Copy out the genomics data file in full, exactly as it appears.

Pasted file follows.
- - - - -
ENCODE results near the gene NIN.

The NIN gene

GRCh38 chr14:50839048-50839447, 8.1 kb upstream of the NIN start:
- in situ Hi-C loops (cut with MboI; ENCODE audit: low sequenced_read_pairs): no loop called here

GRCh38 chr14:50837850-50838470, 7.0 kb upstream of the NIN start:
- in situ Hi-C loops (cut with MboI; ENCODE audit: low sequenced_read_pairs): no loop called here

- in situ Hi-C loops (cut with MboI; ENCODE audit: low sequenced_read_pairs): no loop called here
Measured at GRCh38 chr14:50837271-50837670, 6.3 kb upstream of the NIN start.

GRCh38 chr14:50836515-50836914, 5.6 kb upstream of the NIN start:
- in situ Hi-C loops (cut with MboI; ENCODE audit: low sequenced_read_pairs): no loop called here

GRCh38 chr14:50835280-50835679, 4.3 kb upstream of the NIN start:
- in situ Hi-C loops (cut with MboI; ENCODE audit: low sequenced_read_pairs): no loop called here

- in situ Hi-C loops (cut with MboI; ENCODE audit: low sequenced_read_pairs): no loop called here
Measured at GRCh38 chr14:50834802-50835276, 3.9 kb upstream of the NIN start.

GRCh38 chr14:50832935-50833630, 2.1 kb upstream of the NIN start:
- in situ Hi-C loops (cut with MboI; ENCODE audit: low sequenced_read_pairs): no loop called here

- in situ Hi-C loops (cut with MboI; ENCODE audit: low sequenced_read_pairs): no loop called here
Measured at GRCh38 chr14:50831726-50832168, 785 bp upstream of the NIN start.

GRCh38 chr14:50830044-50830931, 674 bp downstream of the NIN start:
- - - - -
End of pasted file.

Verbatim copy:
ENCODE results near the gene NIN.

The NIN gene

GRCh38 chr14:50839048-50839447, 8.1 kb upstream of the NIN start:
- in situ Hi-C loops (cut with MboI; ENCODE audit: low sequenced_read_pairs): no loop called here

GRCh38 chr14:50837850-50838470, 7.0 kb upstream of the NIN start:
- in situ Hi-C loops (cut with MboI; ENCODE audit: low sequenced_read_pairs): no loop called here

- in situ Hi-C loops (cut with MboI; ENCODE audit: low sequenced_read_pairs): no loop called here
Measured at GRCh38 chr14:50837271-50837670, 6.3 kb upstream of the NIN start.

GRCh38 chr14:50836515-50836914, 5.6 kb upstream of the NIN start:
- in situ Hi-C loops (cut with MboI; ENCODE audit: low sequenced_read_pairs): no loop called here

GRCh38 chr14:50835280-50835679, 4.3 kb upstream of the NIN start:
- in situ Hi-C loops (cut with MboI; ENCODE audit: low sequenced_read_pairs): no loop called here

- in situ Hi-C loops (cut with MboI; ENCODE audit: low sequenced_read_pairs): no loop called here
Measured at GRCh38 chr14:50834802-50835276, 3.9 kb upstream of the NIN start.

GRCh38 chr14:50832935-50833630, 2.1 kb upstream of the NIN start:
- in situ Hi-C loops (cut with MboI; ENCODE audit: low sequenced_read_pairs): no loop called here

- in situ Hi-C loops (cut with MboI; ENCODE audit: low sequenced_read_pairs): no loop called here
Measured at GRCh38 chr14:50831726-50832168, 785 bp upstream of the NIN start.

GRCh38 chr14:50830044-50830931, 674 bp downstream of the NIN start: